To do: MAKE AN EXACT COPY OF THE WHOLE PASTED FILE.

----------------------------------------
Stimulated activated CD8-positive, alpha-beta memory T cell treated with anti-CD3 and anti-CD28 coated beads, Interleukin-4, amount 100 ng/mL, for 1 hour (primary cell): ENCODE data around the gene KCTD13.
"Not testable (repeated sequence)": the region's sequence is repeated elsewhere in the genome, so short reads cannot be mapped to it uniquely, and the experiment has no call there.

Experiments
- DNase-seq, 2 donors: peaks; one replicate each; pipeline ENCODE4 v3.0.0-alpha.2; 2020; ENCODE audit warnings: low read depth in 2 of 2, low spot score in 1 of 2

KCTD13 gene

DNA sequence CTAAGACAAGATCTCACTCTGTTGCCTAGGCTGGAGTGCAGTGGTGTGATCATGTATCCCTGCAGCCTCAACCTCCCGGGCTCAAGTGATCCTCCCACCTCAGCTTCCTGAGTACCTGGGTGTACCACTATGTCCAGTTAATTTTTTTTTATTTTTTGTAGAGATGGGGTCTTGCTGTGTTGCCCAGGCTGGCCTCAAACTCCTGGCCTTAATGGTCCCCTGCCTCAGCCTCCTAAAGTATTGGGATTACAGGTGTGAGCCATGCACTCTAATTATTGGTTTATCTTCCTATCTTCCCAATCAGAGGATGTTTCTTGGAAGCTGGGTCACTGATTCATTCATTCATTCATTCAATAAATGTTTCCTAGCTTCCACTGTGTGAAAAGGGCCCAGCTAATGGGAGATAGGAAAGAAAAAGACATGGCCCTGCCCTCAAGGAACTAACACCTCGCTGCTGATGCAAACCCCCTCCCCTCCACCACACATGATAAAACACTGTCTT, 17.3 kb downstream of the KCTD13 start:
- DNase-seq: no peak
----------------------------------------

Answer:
Stimulated activated CD8-positive, alpha-beta memory T cell treated with anti-CD3 and anti-CD28 coated beads, Interleukin-4, amount 100 ng/mL, for 1 hour (primary cell): ENCODE data around the gene KCTD13.
"Not testable (repeated sequence)": the region's sequence is repeated elsewhere in the genome, so short reads cannot be mapped to it uniquely, and the experiment has no call there.

Experiments
- DNase-seq, 2 donors: peaks; one replicate each; pipeline ENCODE4 v3.0.0-alpha.2; 2020; ENCODE audit warnings: low read depth in 2 of 2, low spot score in 1 of 2

KCTD13 gene

DNA sequence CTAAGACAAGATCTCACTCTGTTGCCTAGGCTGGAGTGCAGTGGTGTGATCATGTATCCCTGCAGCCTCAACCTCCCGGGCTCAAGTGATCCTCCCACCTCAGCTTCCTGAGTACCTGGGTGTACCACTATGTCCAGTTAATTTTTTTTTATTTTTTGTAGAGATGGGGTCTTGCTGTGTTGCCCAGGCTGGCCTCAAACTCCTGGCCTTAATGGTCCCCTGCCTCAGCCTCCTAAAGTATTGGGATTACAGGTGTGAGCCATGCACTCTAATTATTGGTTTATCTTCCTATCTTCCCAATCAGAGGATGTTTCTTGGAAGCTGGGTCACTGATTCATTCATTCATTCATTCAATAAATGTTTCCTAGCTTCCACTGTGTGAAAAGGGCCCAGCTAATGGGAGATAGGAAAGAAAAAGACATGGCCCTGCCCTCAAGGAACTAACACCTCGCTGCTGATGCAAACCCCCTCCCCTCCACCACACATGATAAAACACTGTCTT, 17.3 kb downstream of the KCTD13 start:
- DNase-seq: no peak